Towne branched out to television in 1963 when he wrote “My Daddy Can Beat Your Daddy,” an episode of the CBS series “The Lloyd Bridges Show,” which starred Jeff Bridges, Gary Lockwood and Lloyd Bridges. He also wrote the episode “A Personal Matter” (also 1963), starring Lloyd Bridges, Gena Rowlands and Seymour Cassel. Towne then wrote episodes for “The Man from U.N.C.L.E.” (NBC), “Breaking Point” (ABC) and “The Outer Limits” (ABC, all 1964). Also in 1964, he wrote the screenplay for “The Tomb of Ligeia,” which was based on Edgar Allan Poe's story “Ligeia.” Directed by Roger Corman, the film marked the last of the director's series of eight Poe film adaptations. Towne returned to the big screen three years later when he served as an unaccredited script doctor for “Bonnie and Clyde” (1967), which was directed by Arthur Penn and starred Warren Beatty and Faye Dunaway. The movie was nominated for ten Oscars and won the awards for Best Actress in a Supporting Role and Best Cinematography. It also won Writers Guild of America Awards in the categories of Best Written American Drama and Best Written American Original Screenplay, among other major awards and nominations. In 1968, Towne co-scripted (with Sam Peckinpah) “Villa Rides,” a movie starring Yul Brynner, Robert Mitchum and Charles Bronson.

In 1971, Towne (under the name Robert Tubin) had a small role in “The Zodiac Killer,” a film directed by Tom Hanson that was scripted by Ray Cantrell and Manny Cardoza, before landing the role of Richard on the big screen adaptation of Jeremy Larner's book “Drive, He Said.” The film was the directorial debut of his friend, Jack Nicholson, and marked the first collaboration between the two. Towne also received unaccredited writing credit on the film. The next year, he worked on “Cisco Pike,” a drama written and directed by Bill L Norton, and “The New Centurions,” which was directed by Richard Fleischer and starred George C. Scott and Stacy Keach. He also scripted one scene in the Francis Ford Coppola highly successful gangster movie “The Godfather” (1972).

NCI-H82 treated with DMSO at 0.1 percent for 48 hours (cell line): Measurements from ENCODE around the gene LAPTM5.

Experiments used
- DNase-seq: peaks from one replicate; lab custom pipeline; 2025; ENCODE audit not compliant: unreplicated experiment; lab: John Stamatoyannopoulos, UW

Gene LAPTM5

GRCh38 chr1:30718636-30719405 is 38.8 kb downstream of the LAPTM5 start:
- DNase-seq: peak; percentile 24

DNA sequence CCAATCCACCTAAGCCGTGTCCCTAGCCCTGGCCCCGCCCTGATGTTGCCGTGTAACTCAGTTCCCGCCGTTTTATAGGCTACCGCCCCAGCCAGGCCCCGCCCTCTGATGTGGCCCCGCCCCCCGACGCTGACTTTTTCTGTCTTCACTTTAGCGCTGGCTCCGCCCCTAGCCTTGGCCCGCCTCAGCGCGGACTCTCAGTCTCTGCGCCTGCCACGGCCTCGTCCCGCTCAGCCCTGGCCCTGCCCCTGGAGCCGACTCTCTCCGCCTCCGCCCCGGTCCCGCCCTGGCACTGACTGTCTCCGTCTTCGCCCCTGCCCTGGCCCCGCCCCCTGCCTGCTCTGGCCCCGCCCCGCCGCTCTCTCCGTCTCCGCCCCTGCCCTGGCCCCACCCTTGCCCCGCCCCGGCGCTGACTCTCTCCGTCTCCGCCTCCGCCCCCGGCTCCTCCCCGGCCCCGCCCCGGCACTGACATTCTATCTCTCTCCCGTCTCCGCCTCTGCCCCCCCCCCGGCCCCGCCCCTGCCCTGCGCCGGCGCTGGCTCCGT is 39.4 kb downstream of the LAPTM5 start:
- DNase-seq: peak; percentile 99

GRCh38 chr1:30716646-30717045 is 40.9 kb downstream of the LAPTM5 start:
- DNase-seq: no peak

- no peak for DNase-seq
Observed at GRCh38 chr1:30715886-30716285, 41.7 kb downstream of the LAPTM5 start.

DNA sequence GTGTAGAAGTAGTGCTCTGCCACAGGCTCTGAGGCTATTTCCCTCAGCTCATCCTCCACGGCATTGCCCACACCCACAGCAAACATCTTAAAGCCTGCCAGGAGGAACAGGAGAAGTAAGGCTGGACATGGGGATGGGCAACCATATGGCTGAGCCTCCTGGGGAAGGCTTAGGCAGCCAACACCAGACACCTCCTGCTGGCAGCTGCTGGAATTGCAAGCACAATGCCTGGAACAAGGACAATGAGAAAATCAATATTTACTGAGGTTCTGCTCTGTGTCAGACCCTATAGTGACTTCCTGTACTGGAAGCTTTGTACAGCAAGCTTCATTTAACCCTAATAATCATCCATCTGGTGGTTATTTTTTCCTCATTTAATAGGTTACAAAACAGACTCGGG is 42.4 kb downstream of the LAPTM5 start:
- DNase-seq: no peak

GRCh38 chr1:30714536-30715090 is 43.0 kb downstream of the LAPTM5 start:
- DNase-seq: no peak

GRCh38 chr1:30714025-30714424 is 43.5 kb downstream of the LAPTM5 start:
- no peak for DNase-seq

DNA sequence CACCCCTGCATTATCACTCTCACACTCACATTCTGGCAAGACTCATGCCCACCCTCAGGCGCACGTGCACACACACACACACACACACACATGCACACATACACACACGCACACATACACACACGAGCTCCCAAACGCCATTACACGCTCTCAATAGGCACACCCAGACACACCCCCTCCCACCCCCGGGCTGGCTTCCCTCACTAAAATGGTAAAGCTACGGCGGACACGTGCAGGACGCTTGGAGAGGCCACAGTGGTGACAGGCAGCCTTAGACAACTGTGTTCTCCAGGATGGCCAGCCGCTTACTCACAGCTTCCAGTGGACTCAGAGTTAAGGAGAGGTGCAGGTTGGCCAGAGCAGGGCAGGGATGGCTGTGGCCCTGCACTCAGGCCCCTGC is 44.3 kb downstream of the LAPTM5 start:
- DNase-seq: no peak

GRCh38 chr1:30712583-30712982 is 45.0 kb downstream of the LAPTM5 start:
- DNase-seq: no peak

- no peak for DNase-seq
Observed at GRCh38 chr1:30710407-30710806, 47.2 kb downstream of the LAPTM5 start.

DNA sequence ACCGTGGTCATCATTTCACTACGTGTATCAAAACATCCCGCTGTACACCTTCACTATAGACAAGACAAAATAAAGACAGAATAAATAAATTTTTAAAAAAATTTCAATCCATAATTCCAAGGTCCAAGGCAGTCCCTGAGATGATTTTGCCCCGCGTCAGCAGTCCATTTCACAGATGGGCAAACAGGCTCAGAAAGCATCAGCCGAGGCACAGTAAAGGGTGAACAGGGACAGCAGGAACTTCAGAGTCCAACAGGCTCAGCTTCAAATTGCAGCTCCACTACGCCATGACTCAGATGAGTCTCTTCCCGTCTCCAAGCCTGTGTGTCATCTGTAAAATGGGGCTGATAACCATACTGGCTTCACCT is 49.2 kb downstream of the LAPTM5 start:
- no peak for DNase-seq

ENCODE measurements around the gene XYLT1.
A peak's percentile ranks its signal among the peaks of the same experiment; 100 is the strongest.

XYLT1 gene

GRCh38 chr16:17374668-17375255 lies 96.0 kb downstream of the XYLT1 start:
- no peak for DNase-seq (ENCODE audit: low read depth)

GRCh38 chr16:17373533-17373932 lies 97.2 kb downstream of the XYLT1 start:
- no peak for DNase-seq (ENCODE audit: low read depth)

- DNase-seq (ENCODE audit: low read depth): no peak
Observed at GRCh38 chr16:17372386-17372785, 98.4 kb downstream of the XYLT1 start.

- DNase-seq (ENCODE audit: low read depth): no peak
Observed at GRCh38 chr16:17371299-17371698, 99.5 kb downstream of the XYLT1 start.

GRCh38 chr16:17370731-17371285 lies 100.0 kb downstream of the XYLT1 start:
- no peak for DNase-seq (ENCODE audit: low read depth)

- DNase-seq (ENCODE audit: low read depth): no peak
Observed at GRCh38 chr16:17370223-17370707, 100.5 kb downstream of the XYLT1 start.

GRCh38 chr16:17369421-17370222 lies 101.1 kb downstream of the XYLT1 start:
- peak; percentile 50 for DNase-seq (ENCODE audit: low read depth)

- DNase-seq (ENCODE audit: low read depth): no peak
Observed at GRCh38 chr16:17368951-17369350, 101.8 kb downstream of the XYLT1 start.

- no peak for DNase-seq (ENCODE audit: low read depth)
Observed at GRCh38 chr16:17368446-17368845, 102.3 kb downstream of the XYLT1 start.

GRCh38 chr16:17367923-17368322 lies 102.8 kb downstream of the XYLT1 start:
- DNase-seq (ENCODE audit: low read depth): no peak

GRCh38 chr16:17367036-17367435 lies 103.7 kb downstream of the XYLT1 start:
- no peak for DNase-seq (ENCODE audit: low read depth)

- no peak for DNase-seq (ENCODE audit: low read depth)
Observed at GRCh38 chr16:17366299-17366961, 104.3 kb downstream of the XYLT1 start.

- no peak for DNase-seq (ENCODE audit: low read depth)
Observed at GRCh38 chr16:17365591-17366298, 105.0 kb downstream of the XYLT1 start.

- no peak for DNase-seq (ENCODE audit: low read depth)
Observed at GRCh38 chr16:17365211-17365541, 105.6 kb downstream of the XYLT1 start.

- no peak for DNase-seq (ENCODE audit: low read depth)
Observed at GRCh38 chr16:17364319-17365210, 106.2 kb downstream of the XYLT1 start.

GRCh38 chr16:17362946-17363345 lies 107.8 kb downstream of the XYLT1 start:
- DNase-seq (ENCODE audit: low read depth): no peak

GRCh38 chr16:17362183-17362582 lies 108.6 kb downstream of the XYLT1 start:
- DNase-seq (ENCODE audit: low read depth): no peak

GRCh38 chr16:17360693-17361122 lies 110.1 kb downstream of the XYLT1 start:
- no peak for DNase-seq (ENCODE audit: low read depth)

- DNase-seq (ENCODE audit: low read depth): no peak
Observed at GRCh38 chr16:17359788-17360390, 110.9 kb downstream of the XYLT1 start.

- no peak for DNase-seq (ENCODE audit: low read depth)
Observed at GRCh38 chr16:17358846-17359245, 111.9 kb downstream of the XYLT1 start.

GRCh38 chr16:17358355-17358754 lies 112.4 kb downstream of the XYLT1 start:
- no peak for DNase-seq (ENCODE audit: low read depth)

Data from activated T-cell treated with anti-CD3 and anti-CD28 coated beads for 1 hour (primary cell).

Towne next wrote the screenplay of “The Last Detail” (1973), which was adapted from the novel of the same name by Daryl Ponicsan. For his work on the film, he was nominated for an Academy Award for Best Writing, Screenplay Based on Material from Another Medium, and a Writers Guild of America for Best Drama Adapted from Another Medium. He also won a BAFTA for Best Screenplay. “The Last Detail” was directed by Hal Ashby and starred Jack Nicholson.

However, Towne did not cement his reputation as a lead screenwriter until he wrote the original screenplay for the Roman Polansk critically acclaimed drama “Chinatown” (1974), which starred Nicholson, Faye Dunaway and John Huston. The film was nominated for eleven Academy Awards and won one in the category of Best Writing, Original Screenplay for Towne. Adding to his Oscar, Towne also nabbed a BAFTA for Best Screenplay, a Golden Globe for Best Screenplay - Motion Picture, a Writers Guild of America for Best Drama Written Directly for the Screen and an Edgar Allan Poe Award in the category of Best Motion Picture. Still in 1974, Towne had unaccredited screenwriting credit for Alan J. Pakula's “The Parallax View,” which was based on the 1970 political thriller novel of the same title by Loren Singer. He also collaborated with Leonard Schrader and Paul Schrader for the script of the Sydney Pollack film “The Yakuza.”

Towne gained additional recognition when he co-wrote “Shampoo” (1975) with star Warren Beatty. The two shared an Academy Award nomination for Best Writing, Original Screenplay, a Writers Guild of America Award and a National Society of Film Critics Award for their work on the film. “Shampoo” also marked Towne's reunion with director Hal Ashby.